Dealing with the court system can be stressful and difficult for anyone. For people in St. Louis County, keeping track of court dates, fine amounts and payments is a labyrinthine process at best, deliberately opaque at worst. However, the experience in St. Louis County is not unique. It echoes the national conversation on citizens’ interactions with the judicial system. The St. Louis Civic Tech and Data Collaborative (CivTech St. Louis)—supported in part by the MacArthur Foundation’s Safety and Justice Challenge—is a partnership between Rise, St. Louis County, Globalhack, and LaunchCode. We’ve gotten an in-depth look at the difficulties residents face in accessing this data about complaints against them, and are developing practical tools to bridge the information gap.
Here in St. Louis County, these challenges came to light after neighboring municipality Ferguson received national attention for civil unrest and a decades-long conflict between residents and law enforcement. The Ferguson Commission, through their reports and on-going efforts to work within the community, have sought to implement ways to tackle many of these issues. The Civic Tech and Data Collaborative has focused its efforts on a single issue: the jailing of people who have committed non-violent traffic offenses. The current law takes people from a simple traffic stop into a downward spiral of warrants, fear, and fines with limited information available publicly to help.
With the generous in-kind help of social work students at the University of Missouri-St. Louis, CivTech STL surveyed residents and court clerks and determined that one of the biggest issues with court-resident relationships was confusion. Citizens were not being given understandable, clear information about court procedures, their rights in the courtroom, and—critically—how to track court dates and ticket fine amounts. If a citizen loses track of a ticket or isn’t sure where to pay it in the county’s sprawling municipal court system, they could be subject to compounding fines, loss of their driver’s license, or arrest.
When imagining a new, user-friendly system, we’ve found several key pieces of information that individuals need: ticket amount, options for them to resolve the ticket, possible warrants, and associated court dates. By engaging with the technology staff and court clerks, CivTech STL team learned that these data are kept by courts and by the vendors who process that data, but are not easily accessible—six vendors process data for 81 municipal courts in St. Louis County.
Our new human-centered website and text tool, YourSTL Courts, means that individuals can easily access information about their outstanding tickets and avoid having a simple ticket escalate to more serious consequences. While we are starting with data from the St. Louis County courts, the system is ready to accept data from multiple jurisdictions in the future, so individuals won’t have to hunt among multiple websites if they don’t know which jurisdiction issued the citation.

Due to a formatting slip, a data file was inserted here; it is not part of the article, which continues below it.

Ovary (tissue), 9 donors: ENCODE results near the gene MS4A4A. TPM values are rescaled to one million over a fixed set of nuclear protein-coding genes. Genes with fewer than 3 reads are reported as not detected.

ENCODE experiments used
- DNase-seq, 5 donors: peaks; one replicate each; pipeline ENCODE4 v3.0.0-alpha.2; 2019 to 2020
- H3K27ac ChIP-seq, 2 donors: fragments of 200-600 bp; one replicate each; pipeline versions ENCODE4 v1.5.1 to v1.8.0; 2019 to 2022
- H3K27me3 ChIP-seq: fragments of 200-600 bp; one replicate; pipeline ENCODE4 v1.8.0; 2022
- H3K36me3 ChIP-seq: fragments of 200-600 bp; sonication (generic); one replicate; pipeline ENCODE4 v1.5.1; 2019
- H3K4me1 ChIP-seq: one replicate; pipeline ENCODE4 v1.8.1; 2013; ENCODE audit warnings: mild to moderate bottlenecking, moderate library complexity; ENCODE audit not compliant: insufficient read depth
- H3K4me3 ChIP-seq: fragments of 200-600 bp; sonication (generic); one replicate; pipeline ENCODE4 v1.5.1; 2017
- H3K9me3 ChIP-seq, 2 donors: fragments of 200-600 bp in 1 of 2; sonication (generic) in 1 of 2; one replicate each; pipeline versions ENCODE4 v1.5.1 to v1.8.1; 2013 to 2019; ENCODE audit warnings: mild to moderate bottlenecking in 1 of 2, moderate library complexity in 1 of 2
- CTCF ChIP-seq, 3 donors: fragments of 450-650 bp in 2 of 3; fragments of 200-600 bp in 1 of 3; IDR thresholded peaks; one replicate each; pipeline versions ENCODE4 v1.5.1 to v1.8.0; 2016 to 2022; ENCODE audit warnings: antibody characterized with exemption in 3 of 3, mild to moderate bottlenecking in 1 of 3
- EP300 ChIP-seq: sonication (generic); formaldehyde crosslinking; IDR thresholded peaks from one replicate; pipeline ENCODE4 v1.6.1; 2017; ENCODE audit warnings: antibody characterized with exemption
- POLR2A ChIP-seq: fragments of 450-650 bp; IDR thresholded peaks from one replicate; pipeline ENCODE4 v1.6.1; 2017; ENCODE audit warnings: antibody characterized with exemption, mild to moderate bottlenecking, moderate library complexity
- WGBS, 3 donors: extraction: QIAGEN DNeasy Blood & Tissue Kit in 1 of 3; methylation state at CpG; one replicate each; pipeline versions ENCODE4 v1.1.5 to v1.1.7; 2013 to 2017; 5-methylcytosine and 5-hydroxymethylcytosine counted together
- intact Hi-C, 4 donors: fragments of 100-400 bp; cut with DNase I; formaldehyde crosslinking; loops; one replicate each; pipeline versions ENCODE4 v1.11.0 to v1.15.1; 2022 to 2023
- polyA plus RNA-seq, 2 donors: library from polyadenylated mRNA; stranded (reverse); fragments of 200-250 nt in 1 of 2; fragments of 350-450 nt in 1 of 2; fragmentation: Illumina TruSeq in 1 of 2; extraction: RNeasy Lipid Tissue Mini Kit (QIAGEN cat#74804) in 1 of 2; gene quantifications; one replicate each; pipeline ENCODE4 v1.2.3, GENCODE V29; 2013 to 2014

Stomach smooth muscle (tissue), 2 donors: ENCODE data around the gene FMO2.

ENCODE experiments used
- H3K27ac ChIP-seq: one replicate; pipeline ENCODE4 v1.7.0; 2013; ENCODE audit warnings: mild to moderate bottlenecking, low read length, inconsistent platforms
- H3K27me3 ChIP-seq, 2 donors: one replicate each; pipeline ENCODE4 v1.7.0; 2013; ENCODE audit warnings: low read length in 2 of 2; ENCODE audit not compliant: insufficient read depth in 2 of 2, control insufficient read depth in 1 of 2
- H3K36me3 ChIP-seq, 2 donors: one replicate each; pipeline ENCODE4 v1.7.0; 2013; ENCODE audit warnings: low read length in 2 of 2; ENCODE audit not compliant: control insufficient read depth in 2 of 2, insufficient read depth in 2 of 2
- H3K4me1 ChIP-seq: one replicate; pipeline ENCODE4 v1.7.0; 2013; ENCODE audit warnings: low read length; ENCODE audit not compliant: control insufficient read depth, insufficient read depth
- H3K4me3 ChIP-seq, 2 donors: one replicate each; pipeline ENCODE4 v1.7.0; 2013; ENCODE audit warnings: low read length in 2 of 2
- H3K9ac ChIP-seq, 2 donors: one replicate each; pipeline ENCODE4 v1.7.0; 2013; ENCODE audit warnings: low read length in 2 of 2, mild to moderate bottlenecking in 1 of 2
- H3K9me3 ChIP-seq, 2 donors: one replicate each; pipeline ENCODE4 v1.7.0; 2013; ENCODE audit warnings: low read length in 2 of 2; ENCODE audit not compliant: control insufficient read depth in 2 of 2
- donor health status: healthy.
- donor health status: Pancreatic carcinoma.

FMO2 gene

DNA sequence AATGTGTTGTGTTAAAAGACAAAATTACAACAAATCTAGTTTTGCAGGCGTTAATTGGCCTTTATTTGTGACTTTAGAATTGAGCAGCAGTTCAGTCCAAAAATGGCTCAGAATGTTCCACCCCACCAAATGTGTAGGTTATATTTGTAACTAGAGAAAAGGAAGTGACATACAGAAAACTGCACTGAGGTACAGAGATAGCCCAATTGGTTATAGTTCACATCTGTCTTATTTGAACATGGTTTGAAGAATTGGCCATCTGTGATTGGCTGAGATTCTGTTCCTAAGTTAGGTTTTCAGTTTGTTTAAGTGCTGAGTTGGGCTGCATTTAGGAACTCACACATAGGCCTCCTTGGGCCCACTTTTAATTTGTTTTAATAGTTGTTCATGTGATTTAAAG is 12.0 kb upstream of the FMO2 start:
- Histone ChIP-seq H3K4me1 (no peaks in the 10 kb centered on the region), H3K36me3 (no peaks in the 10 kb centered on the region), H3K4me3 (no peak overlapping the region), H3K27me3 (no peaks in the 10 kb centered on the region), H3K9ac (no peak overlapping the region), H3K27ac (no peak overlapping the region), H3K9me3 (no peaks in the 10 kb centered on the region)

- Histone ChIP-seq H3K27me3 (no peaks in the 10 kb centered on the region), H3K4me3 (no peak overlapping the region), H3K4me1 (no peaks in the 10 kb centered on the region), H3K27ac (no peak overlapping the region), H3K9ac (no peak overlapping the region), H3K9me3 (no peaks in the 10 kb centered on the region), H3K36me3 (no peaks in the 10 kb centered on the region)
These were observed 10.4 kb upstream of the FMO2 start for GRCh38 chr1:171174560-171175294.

Users have two options for interfacing with this tool—online or by text message. Online, users can search for ticket information, or find information about a court they need to attend. They can input a ticket number or user information, or they can use an online geography tool to find out what municipality they got a ticket in. At this point, they can get information about their outstanding tickets, plus information related to active arrest warrants currently affecting them.
Via text-message the process is similar, but with a more simple process. Text message reminders are also available for those who opt to use this system.
This project will bring an improved experience to the municipal courts system of St. Louis County. By modeling the payoff from collaborative problem-solving, the work of CivTech STL can also open the door to more sharing of criminal justice data for broader analysis in ways that protect individuals’ privacy. Good information would assist the community in tackling the difficult questions about the overall pattern of warrants and differential treatment for people of color.
The St. Louis Civic Tech and Data Collaborative demonstrates how mobilizing talent across sectors can use data and technology in fresh ways to improve public systems. We hope our county can leverage the lessons and new relationships from this project to examine how data and tech can help us address the many other challenges that face our county.
The Civic Tech and Data Collaborative is a partnership of Code for America (CfA), Living Cities, and the National Neighborhood Indicators Partnership and is supported by the John D. and Catherine T. MacArthur Foundation. The national organizations are working with seven communities around the country to understand how to harness the power of data and technology to increase efficiency, equity, and effectiveness in order to benefit the most vulnerable residents in our urban communities.
An earlier version of this blog post was posted on Living Cities.